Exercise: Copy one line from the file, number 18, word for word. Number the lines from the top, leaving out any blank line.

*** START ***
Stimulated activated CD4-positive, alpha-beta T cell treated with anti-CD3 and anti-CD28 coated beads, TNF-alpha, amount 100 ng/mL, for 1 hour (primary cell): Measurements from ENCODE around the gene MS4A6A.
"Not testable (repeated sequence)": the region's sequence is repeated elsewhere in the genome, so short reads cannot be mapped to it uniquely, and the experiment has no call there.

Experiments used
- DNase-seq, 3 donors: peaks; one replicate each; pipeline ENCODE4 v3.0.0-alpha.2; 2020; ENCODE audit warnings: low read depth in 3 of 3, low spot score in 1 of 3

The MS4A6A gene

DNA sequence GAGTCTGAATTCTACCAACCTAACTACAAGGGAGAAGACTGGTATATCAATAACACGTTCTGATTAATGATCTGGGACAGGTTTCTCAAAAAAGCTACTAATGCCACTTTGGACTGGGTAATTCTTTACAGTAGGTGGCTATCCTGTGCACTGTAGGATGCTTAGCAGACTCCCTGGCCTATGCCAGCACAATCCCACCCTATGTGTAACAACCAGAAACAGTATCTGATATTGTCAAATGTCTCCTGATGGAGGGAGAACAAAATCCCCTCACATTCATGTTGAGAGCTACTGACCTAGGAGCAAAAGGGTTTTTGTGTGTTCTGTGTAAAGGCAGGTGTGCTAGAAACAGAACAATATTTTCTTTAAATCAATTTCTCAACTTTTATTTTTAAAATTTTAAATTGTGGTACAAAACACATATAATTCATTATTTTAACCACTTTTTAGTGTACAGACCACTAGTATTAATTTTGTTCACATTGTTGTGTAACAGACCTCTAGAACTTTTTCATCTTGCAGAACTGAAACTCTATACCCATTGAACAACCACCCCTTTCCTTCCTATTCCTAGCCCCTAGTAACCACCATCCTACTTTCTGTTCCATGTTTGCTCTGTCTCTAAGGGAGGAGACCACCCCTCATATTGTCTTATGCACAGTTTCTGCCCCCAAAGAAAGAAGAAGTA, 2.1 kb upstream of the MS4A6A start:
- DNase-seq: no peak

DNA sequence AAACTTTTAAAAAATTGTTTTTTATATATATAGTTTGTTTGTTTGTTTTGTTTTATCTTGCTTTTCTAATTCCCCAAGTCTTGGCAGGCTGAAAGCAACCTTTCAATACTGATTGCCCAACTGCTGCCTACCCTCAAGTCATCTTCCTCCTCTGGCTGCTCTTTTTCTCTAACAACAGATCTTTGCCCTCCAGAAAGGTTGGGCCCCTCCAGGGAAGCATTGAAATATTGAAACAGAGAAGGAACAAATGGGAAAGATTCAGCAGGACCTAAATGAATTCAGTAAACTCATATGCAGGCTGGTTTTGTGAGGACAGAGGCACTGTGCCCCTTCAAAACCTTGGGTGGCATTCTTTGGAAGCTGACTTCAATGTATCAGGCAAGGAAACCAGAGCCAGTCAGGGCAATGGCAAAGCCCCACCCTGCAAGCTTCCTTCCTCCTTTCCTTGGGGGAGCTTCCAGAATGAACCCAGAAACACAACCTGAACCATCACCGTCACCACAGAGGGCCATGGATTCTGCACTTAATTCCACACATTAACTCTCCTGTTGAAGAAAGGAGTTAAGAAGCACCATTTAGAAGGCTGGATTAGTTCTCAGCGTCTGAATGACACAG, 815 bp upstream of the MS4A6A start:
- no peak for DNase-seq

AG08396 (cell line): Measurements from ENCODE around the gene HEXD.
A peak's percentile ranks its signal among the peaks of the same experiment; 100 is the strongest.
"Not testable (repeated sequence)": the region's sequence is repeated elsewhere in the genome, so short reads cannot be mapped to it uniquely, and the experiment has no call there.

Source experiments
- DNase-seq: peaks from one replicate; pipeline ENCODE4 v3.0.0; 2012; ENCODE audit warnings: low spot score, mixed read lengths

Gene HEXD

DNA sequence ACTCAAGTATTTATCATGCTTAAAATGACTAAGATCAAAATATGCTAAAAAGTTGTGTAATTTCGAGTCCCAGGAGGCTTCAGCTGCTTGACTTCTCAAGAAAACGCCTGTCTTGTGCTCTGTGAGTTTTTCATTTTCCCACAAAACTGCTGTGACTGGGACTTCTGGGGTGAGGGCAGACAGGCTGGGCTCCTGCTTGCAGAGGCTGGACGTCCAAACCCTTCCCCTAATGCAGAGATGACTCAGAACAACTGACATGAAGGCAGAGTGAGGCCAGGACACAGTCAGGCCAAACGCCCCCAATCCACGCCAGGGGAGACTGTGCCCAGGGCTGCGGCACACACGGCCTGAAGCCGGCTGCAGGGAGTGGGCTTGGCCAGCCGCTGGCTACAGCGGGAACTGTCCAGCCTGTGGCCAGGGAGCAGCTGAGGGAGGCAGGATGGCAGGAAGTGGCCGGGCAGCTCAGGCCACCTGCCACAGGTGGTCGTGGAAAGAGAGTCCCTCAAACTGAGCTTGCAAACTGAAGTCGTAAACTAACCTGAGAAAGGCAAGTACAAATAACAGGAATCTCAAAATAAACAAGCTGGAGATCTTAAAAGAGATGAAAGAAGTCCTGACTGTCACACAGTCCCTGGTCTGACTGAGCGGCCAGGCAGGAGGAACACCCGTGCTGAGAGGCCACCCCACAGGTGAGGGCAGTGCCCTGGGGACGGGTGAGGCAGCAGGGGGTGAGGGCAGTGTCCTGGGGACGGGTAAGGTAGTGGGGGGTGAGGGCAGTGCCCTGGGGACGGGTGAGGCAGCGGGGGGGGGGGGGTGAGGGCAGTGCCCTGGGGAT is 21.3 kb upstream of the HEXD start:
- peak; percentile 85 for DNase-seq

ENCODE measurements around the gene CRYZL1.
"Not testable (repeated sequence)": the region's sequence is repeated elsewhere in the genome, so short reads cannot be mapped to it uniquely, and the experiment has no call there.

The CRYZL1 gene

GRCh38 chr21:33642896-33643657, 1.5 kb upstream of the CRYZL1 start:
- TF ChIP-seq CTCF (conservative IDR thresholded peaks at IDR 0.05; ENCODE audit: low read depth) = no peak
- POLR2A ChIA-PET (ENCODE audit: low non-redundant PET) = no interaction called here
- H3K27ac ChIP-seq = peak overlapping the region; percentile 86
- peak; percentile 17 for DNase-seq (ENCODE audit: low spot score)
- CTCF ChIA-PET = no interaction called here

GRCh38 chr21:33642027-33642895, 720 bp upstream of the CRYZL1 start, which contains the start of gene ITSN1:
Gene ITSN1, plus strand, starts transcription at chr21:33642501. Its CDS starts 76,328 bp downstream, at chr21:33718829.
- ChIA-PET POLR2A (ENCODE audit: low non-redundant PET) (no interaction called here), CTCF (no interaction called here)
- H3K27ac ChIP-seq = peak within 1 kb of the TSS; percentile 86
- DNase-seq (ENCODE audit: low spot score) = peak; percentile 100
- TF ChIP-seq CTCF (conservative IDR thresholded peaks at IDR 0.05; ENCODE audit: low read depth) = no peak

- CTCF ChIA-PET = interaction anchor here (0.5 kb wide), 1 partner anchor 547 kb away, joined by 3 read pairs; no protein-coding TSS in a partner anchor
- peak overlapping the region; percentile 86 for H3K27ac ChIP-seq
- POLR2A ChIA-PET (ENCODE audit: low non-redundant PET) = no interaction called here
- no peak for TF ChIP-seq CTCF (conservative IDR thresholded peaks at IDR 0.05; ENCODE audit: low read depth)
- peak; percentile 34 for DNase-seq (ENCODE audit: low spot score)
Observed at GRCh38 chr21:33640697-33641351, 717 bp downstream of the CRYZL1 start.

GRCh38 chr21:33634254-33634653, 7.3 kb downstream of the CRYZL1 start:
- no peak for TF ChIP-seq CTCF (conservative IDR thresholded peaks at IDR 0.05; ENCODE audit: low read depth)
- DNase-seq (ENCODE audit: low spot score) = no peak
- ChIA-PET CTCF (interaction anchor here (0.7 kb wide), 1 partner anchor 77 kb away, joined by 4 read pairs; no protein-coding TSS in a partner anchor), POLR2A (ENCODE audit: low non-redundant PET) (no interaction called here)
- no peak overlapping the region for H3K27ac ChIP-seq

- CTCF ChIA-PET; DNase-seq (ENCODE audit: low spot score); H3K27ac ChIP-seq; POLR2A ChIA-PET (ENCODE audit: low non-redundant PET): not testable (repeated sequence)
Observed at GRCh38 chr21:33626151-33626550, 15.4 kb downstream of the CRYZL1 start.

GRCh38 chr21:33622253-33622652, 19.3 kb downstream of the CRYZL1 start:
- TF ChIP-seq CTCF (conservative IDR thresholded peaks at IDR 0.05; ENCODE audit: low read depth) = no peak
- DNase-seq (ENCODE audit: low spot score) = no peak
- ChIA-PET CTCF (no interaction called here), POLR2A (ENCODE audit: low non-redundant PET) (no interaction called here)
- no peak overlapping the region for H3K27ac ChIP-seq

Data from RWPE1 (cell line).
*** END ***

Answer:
ENCODE measurements around the gene CRYZL1.